Page 4 of Go where the pepper grows Travel Blog Posts

Oceania » Australia » Western Australia » New Norcia August 11th 2012

Western Australia may be famous for its vast open spaces and large distances, but fortunately, there are also quite a few points of interest within a two-hour radius of Perth. One of these is New Norcia, Australia's only monastic town, a measly 132km from the big city. The settlement was founded in 1846 by Spanish Benedictine monks as an Aboriginal mission with the aim to 'civilise and evangelise', in accordance with the European ideals of the time. Until 1900 New Norcia was shaped by Bishop Rosendo Salvado. Born in a village in Galicia, not far from the Portuguese border, Salvado entered the Benedictine Order at age 15, where he climbed the ranks from monk to priest and finally bishop, until he was sent to Western Australia in 1846 to establish a bush mission for the conversion ... read more
Bishop Salvado statue
Nice view for the deceased
Simple graves

Asia » Malaysia » Selangor » Klang August 6th 2012

Due to an issue with my Australian visa, we have to head back to KL a few days earlier than planned to sort that out. Instead of going on the 10-hour bus ride, we decide to fly, which costs only marginally more, but is so much easier on travel-weary joints, bones and buttocks. An hour later, we're at KL International, hop on the bus to the city for the umpteenth time, sit back and relax. Or try to, rather, as there's two nasty Thai chicks sitting right in front of us, who aggressively put their seats back all the way without prior warning. Lucky for us, we discover two free seats in front of them. To reciprocate, we change seats, count to three and simultaneously put our seats back as far as possible. A shrill yelp ... read more
My specialty
Mango Lassi and Lime Mint Cooler

Asia » Malaysia » Kelantan » Kota Bharu July 31st 2012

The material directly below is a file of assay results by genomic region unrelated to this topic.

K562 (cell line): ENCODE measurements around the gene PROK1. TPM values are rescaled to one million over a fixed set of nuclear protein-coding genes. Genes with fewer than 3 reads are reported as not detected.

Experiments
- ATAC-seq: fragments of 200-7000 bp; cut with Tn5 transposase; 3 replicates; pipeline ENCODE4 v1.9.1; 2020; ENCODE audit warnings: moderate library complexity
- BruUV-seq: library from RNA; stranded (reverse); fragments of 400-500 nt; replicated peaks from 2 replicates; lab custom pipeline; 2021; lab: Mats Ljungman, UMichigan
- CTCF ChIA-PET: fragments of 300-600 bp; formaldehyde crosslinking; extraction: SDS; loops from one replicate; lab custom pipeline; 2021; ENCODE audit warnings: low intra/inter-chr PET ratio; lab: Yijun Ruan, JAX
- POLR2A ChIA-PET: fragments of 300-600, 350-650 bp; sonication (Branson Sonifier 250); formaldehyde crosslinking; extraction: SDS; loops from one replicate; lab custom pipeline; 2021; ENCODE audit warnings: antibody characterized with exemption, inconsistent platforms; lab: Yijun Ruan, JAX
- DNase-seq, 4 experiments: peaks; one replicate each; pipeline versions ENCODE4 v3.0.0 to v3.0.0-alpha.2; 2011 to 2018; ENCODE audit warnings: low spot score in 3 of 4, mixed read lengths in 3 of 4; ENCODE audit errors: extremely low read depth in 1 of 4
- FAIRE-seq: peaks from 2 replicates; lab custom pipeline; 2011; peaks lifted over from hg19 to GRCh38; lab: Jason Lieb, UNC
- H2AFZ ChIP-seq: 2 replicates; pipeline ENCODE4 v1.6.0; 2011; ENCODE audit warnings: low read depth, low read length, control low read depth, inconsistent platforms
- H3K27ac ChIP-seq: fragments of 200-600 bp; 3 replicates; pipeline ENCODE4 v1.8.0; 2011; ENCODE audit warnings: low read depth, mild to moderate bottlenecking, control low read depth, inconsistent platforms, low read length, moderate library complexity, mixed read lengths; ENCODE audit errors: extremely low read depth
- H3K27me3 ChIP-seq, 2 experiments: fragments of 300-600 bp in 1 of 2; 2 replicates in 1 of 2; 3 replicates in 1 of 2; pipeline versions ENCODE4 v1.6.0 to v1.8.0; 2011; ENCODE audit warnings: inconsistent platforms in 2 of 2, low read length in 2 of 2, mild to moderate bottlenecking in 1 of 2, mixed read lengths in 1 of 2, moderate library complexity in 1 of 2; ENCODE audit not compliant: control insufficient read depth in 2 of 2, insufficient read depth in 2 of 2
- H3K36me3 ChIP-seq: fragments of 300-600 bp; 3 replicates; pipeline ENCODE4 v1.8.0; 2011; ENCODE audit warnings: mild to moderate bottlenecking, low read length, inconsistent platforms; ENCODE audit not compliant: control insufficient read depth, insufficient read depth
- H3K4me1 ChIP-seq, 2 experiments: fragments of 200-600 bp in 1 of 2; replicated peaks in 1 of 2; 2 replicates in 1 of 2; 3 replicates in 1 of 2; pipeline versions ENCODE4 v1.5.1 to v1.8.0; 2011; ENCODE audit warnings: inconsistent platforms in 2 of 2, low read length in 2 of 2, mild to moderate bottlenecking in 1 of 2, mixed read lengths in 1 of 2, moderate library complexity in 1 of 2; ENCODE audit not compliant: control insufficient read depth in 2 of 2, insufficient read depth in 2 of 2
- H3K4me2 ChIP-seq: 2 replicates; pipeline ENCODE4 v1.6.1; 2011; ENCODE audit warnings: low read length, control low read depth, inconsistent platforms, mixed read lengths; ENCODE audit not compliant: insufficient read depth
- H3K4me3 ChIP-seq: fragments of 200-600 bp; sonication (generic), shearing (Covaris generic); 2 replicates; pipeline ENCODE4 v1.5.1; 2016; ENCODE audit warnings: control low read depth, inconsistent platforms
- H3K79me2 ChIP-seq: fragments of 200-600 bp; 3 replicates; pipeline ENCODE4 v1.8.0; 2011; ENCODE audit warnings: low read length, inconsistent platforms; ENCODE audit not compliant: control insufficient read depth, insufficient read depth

Blog starts with 'via' again. Via Marang and Kuala Terengganu, we make our way to Kota Bharu in the extreme Northeast of peninsular Malaysia. A short look at the map confirms my suspicion that we're almost in Thailand already. KB is the capital of Kelantan, the most conservative and staunchly Muslim of Malaysia's states (more, so much more on that later). The city is also famous for its diverse cuisine, which for us was the main reason to go there. After the disappointing, pricey fare on Kapas, we wanted to indulge in great food once again. And that's what we did the next five or so days. Eat, eat, eat. For breakfast, we go to an Indian restaurant where I finally, finally get my beloved masala dosai, which turns out to be the best I've ever ... read more
In awe
Paper dosai

Asia » Malaysia » Terengganu » Pulau Kapas July 29th 2012

In the morning, we stand next to the freeway trying to flag down a car to take us to Marang. After a few minutes, another foreigner couple arrives, backpacks and all, at the bus stop on the other side. After we give each other the evil eye, an unspoken competition starts of who'll manage to secure a ride first. At least we're not going in the same direction. I remember well the old local ladies in Montenegro sneaking in front and stealing my rides. Eventually, a car stops for us. The friendly man, who we can't communicate much with due to language issues, drops us off at the bus station in Kemaman, where we take a local bus to Marang. The reason we went there is to catch a boat to Pulau Kapas. From the harbour, ... read more
Tree in Kapas interior
Colourful beach chalet

Asia » Malaysia » Pahang » Cherating July 27th 2012

On my 2009 SEA-trip, I'd already visited most of Peninsular Malaysia's West, so the logical thing to do on this trip was to head to the East Coast. Our first stop is Cherating, a pleasant little village on the Northeastern edge of Pahang state, bordering on the state of Terengganu. To get there, we take a bus from KL's Pudu Sentral Bus Station to Kuantan, roughly four hours eastwards. Once there, we jump on a decrepit local bus towards Kuala Terengganu and tell the metrosexual ticket collector to be so friendly as to tell the driver to drop us off at the right stop for Cherating. Less than an hour later, we are dumped on the roadside and make our way to the centre of the village. After a few tries, we find a chalet that's ... read more
Teh tarik
Batik painting

Asia » Malaysia » Wilayah Persekutuan » Kuala Lumpur July 25th 2012